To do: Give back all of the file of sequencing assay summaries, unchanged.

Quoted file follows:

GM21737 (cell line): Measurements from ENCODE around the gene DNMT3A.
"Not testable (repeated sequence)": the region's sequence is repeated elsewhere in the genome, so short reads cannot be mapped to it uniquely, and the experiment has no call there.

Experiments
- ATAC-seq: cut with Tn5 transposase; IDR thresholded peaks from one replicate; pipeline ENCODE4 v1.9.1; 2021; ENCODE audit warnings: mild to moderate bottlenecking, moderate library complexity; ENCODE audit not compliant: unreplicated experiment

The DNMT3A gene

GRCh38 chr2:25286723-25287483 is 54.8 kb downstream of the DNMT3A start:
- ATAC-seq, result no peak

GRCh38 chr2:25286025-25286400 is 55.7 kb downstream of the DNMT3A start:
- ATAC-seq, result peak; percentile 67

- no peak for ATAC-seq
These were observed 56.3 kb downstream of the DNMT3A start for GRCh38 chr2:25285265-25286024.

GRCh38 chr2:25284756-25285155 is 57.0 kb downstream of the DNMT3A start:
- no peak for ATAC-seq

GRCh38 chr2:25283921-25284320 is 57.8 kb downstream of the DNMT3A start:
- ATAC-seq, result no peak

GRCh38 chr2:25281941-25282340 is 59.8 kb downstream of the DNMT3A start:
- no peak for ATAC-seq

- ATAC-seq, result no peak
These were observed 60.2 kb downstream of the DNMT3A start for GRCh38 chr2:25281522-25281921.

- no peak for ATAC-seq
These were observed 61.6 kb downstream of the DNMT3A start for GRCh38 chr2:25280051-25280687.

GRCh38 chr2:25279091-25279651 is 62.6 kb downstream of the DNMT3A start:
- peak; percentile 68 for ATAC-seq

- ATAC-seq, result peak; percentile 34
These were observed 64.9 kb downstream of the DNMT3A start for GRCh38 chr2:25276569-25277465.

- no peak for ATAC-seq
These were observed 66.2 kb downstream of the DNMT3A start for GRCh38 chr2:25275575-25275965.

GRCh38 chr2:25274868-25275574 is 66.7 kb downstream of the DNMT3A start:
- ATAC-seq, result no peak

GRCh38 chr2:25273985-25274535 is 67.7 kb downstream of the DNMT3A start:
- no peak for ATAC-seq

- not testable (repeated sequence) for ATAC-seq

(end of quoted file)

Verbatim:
GM21737 (cell line): Measurements from ENCODE around the gene DNMT3A.
"Not testable (repeated sequence)": the region's sequence is repeated elsewhere in the genome, so short reads cannot be mapped to it uniquely, and the experiment has no call there.

Experiments
- ATAC-seq: cut with Tn5 transposase; IDR thresholded peaks from one replicate; pipeline ENCODE4 v1.9.1; 2021; ENCODE audit warnings: mild to moderate bottlenecking, moderate library complexity; ENCODE audit not compliant: unreplicated experiment

The DNMT3A gene

GRCh38 chr2:25286723-25287483 is 54.8 kb downstream of the DNMT3A start:
- ATAC-seq, result no peak

GRCh38 chr2:25286025-25286400 is 55.7 kb downstream of the DNMT3A start:
- ATAC-seq, result peak; percentile 67

- no peak for ATAC-seq
These were observed 56.3 kb downstream of the DNMT3A start for GRCh38 chr2:25285265-25286024.

GRCh38 chr2:25284756-25285155 is 57.0 kb downstream of the DNMT3A start:
- no peak for ATAC-seq

GRCh38 chr2:25283921-25284320 is 57.8 kb downstream of the DNMT3A start:
- ATAC-seq, result no peak

GRCh38 chr2:25281941-25282340 is 59.8 kb downstream of the DNMT3A start:
- no peak for ATAC-seq

- ATAC-seq, result no peak
These were observed 60.2 kb downstream of the DNMT3A start for GRCh38 chr2:25281522-25281921.

- no peak for ATAC-seq
These were observed 61.6 kb downstream of the DNMT3A start for GRCh38 chr2:25280051-25280687.

GRCh38 chr2:25279091-25279651 is 62.6 kb downstream of the DNMT3A start:
- peak; percentile 68 for ATAC-seq

- ATAC-seq, result peak; percentile 34
These were observed 64.9 kb downstream of the DNMT3A start for GRCh38 chr2:25276569-25277465.

- no peak for ATAC-seq
These were observed 66.2 kb downstream of the DNMT3A start for GRCh38 chr2:25275575-25275965.

GRCh38 chr2:25274868-25275574 is 66.7 kb downstream of the DNMT3A start:
- ATAC-seq, result no peak

GRCh38 chr2:25273985-25274535 is 67.7 kb downstream of the DNMT3A start:
- no peak for ATAC-seq

- not testable (repeated sequence) for ATAC-seq